I plan to take a closer look at each of the 10 Commandments over the next few posts, considering their application to believers in the church today. My goal is not to cover every issue in one post, but deal with specific issues as I work through the commandments. This first post will deal with the overall purpose of them.
First, let’s consider one of the reasons why God gave the people of Israel the Ten Commandments in the first place.
I am the Lord your God, who brought you out of the land of Egypt, out of the house of slavery.
What is the often the most overlooked and yet important parts of Exodus 20? The key line is verse 2 of Exodus 20. “I am the Lord your God, who brought you out of the land of Egypt, out of the house of slavery.”
The context in which the commandments were written is key! In verse 2, God is reminding His people that He has already brought them out of bondage. In other words, before God gave the people of Israel any rules, He was already their God. God had set His grace on people who were in prison, or “bondage” with no hope, and He rescued them. That is what God does for all those who have been redeemed by Christ. God looked at us like He looked at Israel in bondage, and He set His people free from their taskmaster–sin. Christ “breaks the power of cancelled sin” and sets the “prisoner free” as the well-known song goes.
God’s chosen people in any time period were not going to gain favor with God through obedience, but out of a response to the unmerited grace of God. There is a wrong and right way for us to obey the Ten Commandments. The right way is to obey God because He is your God. The wrong reason is to obey to get Him to be your God. To follow the rules to get to heaven is not how God intended things to work, for attempting that is impossible and will only bring despair! No lifestyle can ever inherit God’s love.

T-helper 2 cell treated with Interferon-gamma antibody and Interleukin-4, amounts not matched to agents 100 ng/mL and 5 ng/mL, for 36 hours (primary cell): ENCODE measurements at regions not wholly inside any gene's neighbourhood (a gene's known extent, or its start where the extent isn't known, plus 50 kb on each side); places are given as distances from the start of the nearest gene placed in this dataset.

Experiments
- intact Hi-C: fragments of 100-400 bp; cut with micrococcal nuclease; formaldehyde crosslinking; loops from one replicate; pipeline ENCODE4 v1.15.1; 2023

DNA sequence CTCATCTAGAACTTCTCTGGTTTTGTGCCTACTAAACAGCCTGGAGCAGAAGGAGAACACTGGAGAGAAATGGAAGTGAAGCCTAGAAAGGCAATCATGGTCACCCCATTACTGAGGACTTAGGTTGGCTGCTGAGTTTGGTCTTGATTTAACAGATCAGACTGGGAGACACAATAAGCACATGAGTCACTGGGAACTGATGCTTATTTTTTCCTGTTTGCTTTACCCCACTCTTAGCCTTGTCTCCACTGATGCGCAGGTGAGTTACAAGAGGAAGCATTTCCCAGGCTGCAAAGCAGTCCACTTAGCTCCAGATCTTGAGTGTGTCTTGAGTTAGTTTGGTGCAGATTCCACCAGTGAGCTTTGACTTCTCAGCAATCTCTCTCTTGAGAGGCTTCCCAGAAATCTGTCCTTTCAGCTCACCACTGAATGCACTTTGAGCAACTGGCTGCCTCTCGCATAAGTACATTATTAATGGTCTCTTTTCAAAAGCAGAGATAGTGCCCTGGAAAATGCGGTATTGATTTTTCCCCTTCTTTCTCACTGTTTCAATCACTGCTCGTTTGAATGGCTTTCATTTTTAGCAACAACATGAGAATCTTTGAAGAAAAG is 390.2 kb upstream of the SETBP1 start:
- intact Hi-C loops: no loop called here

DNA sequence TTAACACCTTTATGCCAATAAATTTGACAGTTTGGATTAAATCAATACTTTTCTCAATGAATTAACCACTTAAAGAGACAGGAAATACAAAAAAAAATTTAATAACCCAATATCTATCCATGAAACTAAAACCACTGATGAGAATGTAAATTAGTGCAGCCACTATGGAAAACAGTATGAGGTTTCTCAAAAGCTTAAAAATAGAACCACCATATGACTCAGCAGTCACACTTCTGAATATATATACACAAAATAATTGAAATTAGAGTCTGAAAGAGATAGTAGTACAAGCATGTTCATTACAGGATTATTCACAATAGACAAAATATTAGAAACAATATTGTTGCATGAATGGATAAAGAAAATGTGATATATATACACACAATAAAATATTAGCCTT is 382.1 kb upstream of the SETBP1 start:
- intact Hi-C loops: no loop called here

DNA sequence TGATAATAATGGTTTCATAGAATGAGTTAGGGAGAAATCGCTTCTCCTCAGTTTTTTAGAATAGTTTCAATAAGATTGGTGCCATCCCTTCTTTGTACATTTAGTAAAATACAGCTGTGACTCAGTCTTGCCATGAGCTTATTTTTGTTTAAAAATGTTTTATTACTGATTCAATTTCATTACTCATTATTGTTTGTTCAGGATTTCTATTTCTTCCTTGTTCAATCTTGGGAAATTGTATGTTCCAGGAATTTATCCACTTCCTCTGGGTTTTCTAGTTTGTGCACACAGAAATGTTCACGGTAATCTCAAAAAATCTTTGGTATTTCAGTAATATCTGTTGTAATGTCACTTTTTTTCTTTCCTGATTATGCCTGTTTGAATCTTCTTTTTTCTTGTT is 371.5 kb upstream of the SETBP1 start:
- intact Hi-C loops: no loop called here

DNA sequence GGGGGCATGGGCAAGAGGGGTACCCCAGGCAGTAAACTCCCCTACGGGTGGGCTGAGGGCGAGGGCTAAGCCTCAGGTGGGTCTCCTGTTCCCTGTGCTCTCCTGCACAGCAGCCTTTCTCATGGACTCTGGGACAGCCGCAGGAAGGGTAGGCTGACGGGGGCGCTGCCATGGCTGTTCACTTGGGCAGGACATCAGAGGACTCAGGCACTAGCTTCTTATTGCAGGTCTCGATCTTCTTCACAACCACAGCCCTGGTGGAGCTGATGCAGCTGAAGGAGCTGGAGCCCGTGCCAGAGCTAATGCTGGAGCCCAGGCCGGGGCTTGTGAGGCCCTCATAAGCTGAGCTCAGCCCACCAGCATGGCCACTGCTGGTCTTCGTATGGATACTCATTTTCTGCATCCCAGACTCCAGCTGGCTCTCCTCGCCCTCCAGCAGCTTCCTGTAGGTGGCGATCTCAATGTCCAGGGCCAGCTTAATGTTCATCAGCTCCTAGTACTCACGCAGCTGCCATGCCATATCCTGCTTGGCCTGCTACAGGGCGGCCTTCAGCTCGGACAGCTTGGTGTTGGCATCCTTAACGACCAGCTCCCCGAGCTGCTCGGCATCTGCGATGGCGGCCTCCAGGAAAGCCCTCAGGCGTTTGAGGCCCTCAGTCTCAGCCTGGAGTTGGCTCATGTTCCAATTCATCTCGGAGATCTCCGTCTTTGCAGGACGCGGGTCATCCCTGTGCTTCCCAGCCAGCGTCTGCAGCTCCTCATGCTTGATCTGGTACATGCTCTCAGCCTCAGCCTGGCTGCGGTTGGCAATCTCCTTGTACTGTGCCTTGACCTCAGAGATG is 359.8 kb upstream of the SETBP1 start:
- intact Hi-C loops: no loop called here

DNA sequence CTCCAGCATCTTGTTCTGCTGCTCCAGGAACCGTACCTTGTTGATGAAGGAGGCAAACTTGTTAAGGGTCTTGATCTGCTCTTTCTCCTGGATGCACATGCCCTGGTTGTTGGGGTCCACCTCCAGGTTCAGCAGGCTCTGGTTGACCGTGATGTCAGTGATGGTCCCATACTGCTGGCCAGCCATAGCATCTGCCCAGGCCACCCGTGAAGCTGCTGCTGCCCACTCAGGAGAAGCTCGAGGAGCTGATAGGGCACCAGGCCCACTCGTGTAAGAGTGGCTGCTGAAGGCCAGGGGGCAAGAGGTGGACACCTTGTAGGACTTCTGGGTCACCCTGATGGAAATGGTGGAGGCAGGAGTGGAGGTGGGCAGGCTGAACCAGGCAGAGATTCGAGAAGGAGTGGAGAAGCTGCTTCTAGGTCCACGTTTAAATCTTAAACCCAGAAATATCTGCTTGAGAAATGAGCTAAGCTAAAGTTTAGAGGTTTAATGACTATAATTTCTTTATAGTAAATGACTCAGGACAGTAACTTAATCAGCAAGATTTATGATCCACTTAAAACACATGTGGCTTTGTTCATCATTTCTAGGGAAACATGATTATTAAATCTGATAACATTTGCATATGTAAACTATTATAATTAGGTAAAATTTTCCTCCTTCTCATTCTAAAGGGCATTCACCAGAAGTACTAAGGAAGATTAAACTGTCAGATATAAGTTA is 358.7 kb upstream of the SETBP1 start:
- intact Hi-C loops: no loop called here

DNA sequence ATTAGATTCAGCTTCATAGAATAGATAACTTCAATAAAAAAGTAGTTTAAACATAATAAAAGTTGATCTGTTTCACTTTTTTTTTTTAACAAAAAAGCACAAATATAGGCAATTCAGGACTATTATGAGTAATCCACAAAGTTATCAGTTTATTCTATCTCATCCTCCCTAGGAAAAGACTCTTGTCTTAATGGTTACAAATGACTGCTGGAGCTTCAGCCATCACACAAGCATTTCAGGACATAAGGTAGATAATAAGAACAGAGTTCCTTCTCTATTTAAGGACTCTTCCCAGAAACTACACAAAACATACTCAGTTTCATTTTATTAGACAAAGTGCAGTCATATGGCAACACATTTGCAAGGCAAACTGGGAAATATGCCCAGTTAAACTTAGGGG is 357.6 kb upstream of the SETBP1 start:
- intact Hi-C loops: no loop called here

Notice that Exodus 20 is a parallel to Ephesians, Philippians, Colossians and the rest of the New Testament. In the NT, what is the pattern we always see? First, God expounds on spiritual deliverance and victory, and then He lays out what obedience should look like. Ephesians 1-3 teaches us about God’s deliverance and grace, while chapters 4-6 teach how believers are to obey in light of God’s deliverance. In Colossians, the first two chapters are proclaiming the sufficiency of those who are in Christ, while the remaining chapters focus on obedience and a changed life because of that deliverance. In Exodus 20, we see deliverance in verse 2, and the following verses laying out the obedience. You must first be delivered in order to be genuinely obedient, and it’s always been that way in God’s plan. A person can only earn favor with God by being born-again, given a new nature by God.
In the game of baseball, when the ball is coming home to the catcher with a man rounding third base attempting to score, players are taught to “Catch the ball before you tag.” Yet often even professional baseball players find themselves in trouble when they get ahead of themselves, when they see the runner coming down the third base line at full speed. They get too worried about the collision with the ball coming their way, and somehow the ball gets away from them before applying the tag. As hard as it can be sometimes, baseball players must concentrate on catching the ball before they tag. The sequence is critical.
Spiritually, the sequence is critical. Deliverance before obedience is the correct sequence. Both are important, but if you flip–flop and never repent of your sin and trust in Christ and His finished work, it’s the difference between heaven and hell. What happens when you get these out of order? If you try to obey before you have been delivered from your sin, either you will be self-righteous, or you will quit the Christian life. When you find yourself angry as you obey God, just angry at living the Christian life, you likely have the sequence out of order. You are trying to obey without His deliverance in mind.
The 10 Commandments Reveal the Sinfulness of Man